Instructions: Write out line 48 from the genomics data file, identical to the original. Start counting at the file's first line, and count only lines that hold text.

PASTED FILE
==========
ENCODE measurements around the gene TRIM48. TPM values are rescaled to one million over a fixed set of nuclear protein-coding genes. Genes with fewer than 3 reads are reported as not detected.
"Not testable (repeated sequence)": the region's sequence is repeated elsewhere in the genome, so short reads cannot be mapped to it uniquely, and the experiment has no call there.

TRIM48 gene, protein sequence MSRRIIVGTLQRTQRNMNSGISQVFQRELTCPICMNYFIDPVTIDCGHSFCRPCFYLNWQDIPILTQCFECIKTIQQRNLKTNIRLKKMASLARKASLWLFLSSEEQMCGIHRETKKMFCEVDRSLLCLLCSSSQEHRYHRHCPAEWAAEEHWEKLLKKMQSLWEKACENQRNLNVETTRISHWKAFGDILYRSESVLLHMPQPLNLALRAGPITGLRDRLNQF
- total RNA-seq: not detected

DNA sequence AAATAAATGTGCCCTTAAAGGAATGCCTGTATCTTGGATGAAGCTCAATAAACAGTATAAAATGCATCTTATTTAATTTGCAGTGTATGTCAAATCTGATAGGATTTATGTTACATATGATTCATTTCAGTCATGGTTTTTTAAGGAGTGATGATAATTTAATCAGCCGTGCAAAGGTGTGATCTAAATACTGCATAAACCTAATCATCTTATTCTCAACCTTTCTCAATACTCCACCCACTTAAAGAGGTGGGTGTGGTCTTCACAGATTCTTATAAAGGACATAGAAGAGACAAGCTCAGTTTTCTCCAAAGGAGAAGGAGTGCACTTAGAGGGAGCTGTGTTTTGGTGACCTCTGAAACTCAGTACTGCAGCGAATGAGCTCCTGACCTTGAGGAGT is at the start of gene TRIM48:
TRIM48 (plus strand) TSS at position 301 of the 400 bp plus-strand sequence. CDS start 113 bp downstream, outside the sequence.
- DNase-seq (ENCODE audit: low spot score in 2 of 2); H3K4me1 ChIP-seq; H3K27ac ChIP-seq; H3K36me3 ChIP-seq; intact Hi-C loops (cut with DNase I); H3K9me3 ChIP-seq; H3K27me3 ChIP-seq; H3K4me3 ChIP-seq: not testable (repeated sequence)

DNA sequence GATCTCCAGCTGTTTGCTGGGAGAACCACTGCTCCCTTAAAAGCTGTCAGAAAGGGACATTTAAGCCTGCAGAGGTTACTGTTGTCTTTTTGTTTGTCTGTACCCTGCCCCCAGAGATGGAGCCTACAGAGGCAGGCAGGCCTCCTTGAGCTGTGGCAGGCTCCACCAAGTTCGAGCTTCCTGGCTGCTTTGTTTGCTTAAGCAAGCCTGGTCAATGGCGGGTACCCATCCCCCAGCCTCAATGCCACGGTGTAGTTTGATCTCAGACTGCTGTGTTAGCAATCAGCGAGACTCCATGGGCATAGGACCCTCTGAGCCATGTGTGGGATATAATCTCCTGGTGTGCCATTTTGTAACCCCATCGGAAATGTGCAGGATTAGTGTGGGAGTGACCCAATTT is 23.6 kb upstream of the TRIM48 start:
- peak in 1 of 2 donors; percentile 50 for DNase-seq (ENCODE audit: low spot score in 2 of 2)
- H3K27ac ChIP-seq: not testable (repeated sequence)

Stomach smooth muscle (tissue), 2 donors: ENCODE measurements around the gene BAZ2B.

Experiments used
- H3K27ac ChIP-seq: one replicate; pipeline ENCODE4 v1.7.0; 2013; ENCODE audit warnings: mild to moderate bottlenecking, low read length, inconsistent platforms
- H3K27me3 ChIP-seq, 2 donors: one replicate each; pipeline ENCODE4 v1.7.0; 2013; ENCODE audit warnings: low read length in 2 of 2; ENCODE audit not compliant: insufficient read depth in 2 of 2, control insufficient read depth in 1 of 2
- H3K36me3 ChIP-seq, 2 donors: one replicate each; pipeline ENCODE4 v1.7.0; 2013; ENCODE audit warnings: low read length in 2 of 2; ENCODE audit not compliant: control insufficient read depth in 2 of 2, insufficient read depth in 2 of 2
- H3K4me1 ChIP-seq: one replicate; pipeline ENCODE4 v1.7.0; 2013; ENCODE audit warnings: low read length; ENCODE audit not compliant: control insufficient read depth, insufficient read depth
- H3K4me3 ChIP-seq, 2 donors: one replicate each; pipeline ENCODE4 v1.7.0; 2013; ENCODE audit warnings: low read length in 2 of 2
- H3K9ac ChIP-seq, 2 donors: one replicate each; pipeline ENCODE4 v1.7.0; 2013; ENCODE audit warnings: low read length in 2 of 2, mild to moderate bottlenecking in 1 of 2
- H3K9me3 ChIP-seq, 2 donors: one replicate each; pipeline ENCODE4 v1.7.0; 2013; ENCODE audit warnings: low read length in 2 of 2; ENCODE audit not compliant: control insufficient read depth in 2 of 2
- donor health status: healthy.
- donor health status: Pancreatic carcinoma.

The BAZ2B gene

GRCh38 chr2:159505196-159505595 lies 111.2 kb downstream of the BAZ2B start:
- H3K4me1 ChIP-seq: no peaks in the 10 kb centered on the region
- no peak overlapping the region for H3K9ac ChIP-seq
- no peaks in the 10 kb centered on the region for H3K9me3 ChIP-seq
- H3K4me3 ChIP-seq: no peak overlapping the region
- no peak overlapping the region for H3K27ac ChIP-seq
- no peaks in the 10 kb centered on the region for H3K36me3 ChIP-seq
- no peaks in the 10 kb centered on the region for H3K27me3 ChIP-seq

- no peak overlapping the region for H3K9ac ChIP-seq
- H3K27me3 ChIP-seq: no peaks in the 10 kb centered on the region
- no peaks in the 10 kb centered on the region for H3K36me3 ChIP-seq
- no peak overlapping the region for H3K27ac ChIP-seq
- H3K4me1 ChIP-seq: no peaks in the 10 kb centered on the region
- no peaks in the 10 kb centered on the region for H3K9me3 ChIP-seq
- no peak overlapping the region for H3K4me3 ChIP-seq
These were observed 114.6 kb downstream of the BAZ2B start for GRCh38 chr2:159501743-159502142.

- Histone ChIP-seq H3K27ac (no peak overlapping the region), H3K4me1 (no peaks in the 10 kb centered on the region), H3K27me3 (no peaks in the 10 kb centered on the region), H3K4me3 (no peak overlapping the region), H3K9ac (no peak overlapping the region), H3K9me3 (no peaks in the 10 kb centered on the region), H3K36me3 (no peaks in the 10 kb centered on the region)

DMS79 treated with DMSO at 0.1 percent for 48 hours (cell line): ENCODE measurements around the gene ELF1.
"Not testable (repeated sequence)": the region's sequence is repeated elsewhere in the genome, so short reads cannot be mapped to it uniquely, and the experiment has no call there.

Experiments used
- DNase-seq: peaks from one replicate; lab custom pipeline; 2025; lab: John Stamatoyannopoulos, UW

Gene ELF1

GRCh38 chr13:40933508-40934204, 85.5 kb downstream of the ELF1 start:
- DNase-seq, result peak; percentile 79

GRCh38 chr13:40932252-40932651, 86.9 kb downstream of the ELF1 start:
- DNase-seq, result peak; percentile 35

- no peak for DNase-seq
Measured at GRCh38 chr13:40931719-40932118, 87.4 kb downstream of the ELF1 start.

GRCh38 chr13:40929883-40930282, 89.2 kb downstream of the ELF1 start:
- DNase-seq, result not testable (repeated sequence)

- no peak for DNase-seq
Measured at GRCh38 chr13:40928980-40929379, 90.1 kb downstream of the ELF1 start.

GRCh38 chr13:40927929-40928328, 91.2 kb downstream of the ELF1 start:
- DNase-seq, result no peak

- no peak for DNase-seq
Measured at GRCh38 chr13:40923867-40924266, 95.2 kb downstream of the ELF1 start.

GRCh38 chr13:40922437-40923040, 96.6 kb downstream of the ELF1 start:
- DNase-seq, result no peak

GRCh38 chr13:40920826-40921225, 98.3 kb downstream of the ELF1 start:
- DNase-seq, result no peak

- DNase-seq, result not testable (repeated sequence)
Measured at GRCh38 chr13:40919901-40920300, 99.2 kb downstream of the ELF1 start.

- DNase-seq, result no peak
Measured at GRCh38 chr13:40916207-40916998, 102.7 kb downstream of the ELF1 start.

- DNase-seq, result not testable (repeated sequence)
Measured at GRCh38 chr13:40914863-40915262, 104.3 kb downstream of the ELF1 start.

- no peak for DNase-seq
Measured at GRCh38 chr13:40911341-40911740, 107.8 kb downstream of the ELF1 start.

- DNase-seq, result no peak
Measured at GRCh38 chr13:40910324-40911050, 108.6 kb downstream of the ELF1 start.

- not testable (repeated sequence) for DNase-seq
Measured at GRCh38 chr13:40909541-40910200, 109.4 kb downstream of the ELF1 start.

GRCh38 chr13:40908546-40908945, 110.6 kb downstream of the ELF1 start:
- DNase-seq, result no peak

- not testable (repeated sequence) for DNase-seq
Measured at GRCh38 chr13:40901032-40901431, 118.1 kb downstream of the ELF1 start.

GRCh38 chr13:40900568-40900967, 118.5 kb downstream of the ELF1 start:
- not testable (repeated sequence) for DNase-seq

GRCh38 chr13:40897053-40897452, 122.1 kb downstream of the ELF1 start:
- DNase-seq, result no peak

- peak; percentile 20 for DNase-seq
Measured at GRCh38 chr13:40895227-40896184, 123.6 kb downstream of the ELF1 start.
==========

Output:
- DNase-seq, result peak; percentile 35